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Nursing home staff shortages prompted YSPH alumna to form two companies

March 21, 2024
by Kailey Seiler

Profiles in Public Health Innovation: Kayla Wooley, MPH ’21 (Health Care Management)

Kayla Wooley, MPH ’21 (health care management), hadn’t planned on going into senior care, let alone becoming a CEO; she entered Boston College as an undergraduate working toward a career as an elementary school teacher.

Instead, Wooley – whose family has over 60 years of experience in nursing home management – developed a passion for working in senior care, and in June 2017 became a nursing home administrator in Rhode Island. In September 2018, she became director of business development for Apple Rehab, an Avon, Connecticut, firm that specializes in short-term care and long-term facilities; it owns 25 skilled nursing facilities throughout Connecticut and Rhode Island.

Today, she is founder and CEO of StaffOnTap and Nurse Ranger, two SaaS (software as a service) platforms that help health care companies optimize nursing home staffing.

As a part of its Innovation Exchange Speaker Series, InnovateHealth Yale (IHY) recently sat down with Wooley to discuss a key tenet of startup success: founder-market fit – the alignment between a startup’s founders and their target market. Wooley said her intimate knowledge of the senior care industry provided a solid foundation for her to innovate effectively.

Especially being a non-technical founder, I didn’t jump into outsourcing a $30,000 platform because I wouldn’t have known what I was looking for. I didn’t know what languages I wanted it coded in. I didn’t know any of that.

Kayla Wooley

During her time at the senior care facility in Rhode Island, she found joy in engaging with the residents and enhancing their quality of life. However, that’s where she first encountered persistent staffing shortages. Later on, at Apple Rehab, these shortages were intensified by the COVID-19 pandemic. These challenges prevented her from implementing strategic programs and subsequently inspired her to pursue entrepreneurial solutions in this sector.

Eager to take action, Wooley launched StaffOnTap in May 2022, while completing her MBA in entrepreneurial and small business operations at Cornell University. With no technical skills, she built a basic minimum viable product (MVP) website to test assumptions quickly. An MVP contains enough features to attract early-adopter customers and validate a product idea early in the product development cycle.

“Especially being a non-technical founder, I didn’t jump into outsourcing a $30,000 platform because I wouldn’t have known what I was looking for,” she said. “I didn’t know what languages I wanted it coded in. I didn’t know any of that.”

Seeing the value of starting simple with an MVP to test assumptions before investing heavily in technology is something many entrepreneurs struggle with. But within months, Wooley onboarded her first nurse and began to see the potential of her flexible staffing model.

Following the success of StaffOnTap, Wooley realized an even bigger problem in the industry: nursing homes often work with multiple staffing agencies, requiring separate legal contracts and scheduling systems. This fragmentation leads to complicated layers of administrative oversight, potential liability issues, and risks of employing staff with outdated credentials or without proper background checks.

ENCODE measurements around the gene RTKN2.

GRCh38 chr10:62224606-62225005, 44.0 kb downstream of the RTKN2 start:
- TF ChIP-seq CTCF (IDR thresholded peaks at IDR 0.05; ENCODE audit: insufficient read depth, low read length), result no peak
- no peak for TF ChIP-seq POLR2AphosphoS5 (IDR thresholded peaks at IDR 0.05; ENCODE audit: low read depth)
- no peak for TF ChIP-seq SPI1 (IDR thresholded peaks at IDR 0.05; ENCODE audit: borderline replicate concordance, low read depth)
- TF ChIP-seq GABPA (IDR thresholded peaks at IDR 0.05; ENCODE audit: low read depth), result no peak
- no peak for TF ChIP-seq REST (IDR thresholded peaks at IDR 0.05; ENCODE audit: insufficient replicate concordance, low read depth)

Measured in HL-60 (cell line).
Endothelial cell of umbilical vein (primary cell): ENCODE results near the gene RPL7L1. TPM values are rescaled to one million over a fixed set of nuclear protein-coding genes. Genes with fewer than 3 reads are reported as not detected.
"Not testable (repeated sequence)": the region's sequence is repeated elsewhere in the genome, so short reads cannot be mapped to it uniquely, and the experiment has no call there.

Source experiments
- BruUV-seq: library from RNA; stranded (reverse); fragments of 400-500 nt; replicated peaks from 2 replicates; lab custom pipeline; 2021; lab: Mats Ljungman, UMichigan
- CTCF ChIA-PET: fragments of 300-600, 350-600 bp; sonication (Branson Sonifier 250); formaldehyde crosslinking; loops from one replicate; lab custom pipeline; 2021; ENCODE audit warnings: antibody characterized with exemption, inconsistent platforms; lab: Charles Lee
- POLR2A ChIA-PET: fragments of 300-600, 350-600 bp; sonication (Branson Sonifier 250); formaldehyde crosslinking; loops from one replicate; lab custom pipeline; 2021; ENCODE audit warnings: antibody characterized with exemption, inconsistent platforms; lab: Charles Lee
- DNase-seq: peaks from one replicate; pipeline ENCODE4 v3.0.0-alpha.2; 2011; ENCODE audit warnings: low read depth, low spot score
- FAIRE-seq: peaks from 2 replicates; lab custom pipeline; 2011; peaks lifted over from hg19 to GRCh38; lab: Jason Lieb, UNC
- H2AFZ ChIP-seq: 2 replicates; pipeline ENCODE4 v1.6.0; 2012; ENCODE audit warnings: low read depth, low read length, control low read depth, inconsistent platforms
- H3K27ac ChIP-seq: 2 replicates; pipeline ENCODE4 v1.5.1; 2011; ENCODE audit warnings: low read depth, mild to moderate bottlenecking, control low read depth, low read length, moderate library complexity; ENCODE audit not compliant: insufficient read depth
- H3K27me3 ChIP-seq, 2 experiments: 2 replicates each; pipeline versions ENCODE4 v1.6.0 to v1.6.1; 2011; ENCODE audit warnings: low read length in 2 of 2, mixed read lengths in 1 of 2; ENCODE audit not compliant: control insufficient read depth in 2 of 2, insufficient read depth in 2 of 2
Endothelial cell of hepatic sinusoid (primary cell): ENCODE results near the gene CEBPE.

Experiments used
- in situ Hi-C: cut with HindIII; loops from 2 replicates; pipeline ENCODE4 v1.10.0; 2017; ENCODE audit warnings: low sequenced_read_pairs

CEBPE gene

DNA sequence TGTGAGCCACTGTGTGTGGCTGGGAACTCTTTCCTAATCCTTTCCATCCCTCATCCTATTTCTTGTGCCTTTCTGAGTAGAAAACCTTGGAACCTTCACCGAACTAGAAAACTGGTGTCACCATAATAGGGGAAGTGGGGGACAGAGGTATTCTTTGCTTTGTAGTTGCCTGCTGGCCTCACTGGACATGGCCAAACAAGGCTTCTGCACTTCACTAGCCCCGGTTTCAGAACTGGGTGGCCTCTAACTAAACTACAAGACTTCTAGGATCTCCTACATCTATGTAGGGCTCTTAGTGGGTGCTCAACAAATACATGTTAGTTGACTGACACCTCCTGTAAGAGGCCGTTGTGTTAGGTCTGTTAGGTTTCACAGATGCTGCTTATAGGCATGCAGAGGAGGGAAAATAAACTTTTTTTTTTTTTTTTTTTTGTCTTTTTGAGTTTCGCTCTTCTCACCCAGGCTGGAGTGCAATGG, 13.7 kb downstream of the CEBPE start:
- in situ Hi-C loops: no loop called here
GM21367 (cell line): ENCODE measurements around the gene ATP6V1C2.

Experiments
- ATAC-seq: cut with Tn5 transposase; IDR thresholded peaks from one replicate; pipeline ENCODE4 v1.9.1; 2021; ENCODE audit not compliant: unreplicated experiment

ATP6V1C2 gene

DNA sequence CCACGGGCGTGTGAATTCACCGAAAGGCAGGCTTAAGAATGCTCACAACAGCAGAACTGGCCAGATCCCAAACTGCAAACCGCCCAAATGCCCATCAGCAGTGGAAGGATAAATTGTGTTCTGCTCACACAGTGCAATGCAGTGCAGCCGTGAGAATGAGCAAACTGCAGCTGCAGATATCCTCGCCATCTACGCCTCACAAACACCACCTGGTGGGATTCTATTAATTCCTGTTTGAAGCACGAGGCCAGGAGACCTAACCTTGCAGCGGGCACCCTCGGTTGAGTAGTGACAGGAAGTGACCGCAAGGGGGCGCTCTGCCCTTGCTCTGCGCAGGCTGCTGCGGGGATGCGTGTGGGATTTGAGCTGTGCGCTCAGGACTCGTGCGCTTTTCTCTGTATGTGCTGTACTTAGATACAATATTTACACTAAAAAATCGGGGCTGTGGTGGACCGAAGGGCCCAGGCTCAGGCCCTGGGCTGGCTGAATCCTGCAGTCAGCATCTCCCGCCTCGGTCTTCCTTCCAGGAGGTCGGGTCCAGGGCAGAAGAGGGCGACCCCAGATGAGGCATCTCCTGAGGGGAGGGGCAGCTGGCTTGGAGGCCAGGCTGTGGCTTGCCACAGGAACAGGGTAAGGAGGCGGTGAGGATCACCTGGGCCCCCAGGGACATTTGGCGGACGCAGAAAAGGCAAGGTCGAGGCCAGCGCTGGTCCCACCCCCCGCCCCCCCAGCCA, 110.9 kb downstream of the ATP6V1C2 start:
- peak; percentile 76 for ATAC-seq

“While I was building StaffOnTap, I was able to identify this bigger problem with the industry that led me to (building) Nurse Ranger,” she said.

Nurse Ranger, which she founded in August 2023, aims to streamline and consolidate nursing home staffing management, while also addressing operational inefficiencies, compliance, and quality control issues within the sector. Wooley’s background in senior care gave her a unique perspective on the industry’s staffing crisis and served as a crucial mechanism informing her approach to entrepreneurship. Being intimately familiar with the industry from the ground up, she understood the challenges and the solutions that could truly make an impact. This helped her find her founder-market fit.

“Does the founder’s background and experience match the product and the industry that this product is going into? I think that was my strongest piece going in,” she explained. “I’ve never done a startup before. I was not a technical founder. Coming straight out of grad school, that was the piece that I knew I had to leverage.”

Wooley’s journey from administrator to CEO exemplifies a blending of industry expertise and entrepreneurial acuity. She adeptly recognized the shortcomings in the current system and, without technical expertise, crafted an MVP that addressed a real and pressing need. Her success, she said, is driven by an early ambition to identify her core specialties and what makes her different, and then leverage that information and ability in ways that can help improve existing health care systems.

Visit the IHY website for more conversations with exceptional innovators and to read about past speakers in the Innovation Exchange series. Stay up to date with everything InnovateHealth Yale via its weekly newsletter.

Kailey Seiler, MPH ’24 (social and behavioral sciences), is a student innovation fellow at IHY.

Submitted by Fran Fried on March 20, 2024